Get Better at Presenting in 2014 with Portico

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Three Biggest Presentation Problems Solved

Presenting well is a critical skill; not only is it a vehicle for communicating our thoughts, it shapes how colleagues and clients perceive our intelligence and leadership abilities.

Frequent presenting adds to the pressure. According to the “Executive Time Use Project,” a joint study by the London School of Economics and Harvard Business School, the top activity of CEOs is attending meetings, taking up about a third of their working hours. This means that as we climb the corporate ladder, we’ll be spending more times in meetings, as either the presenter or as an audience member.

The good news is that there’s a science to effective presenting. The less encouraging news is that it’s one that few business executives have been trained on, much less the engineers, salespeople, attorneys and accountants who are often tasked with putting a deck together.

Portico has set out to make presentations better through consulting and training services.

“Once you understand the basics of how we learn, and what makes certain information stick, you approach presentations in a new and far more effective way. Presenting becomes more about answering the basic question of what’s most important, and then using visuals and stories to convey those answers,” said Meghan Dotter, Portico founder and principal.

According to Portico, three of the biggest presentation challenges include:

1.    Trying to convey a lot of information in a relatively short time frame. Prioritize what is most important for the audience; what’s the best use of their time? Then create a plan to direct people to a more detailed leave-behind document.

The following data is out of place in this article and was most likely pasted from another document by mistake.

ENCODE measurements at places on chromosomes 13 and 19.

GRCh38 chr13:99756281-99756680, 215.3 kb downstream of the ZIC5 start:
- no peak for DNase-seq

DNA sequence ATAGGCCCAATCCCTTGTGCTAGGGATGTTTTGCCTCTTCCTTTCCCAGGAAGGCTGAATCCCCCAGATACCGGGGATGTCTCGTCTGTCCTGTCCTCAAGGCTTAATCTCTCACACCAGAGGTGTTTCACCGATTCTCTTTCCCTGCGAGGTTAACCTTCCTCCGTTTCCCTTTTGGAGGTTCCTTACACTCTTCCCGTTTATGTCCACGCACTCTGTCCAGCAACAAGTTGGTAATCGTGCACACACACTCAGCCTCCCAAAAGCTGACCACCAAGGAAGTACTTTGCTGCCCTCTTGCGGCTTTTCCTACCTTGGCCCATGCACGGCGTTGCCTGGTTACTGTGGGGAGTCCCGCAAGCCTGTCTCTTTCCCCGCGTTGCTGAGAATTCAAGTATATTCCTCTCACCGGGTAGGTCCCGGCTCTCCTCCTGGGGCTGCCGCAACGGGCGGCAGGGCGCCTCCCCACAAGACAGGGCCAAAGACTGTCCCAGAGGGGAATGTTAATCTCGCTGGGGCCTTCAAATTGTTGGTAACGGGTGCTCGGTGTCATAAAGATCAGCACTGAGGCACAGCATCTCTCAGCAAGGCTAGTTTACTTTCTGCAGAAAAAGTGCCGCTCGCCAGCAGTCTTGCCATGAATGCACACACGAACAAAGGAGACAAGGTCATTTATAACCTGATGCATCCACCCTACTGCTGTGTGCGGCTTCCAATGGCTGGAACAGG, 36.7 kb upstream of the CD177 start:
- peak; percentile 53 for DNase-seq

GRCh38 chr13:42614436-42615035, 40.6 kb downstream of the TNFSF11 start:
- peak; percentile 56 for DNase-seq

2.    Connecting to an audience when there is a significant disparity in subject knowledge; also referred to as asymmetric information. In order to capture someone’s interest, the first step is to meet them at a shared level or perspective. Then bridge the knowledge gap.

3.    Adapting to a diversity of formats, whether to a large group, in a smaller setting, or remotely. To keep someone’s interest requires regular engagement, or better yet, interaction, at specific intervals. If the format doesn’t allow that through conversation, use other tactics to reach the audience.

Portico provides two-hour, half-day, and full-day workshops, which are customized to meet the presentation needs of each client. Consulting packages and training cover message development, slide design and delivery techniques. For presentation techniques and tips, visit the Portico Blog, http://www.porticopresentations.com.

About Portico
Portico develops presentations, and coaches you on delivering them. By translating complex ideas and creating compelling storyboards, Portico makes it easier for audiences to understand, empathize and act. Training workshops help organizations transform the way they create presentations, streamlining the process for better results. Learn more at http://www.porticopr.us.

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For Media, Katie Castillo

Meghan Dotter
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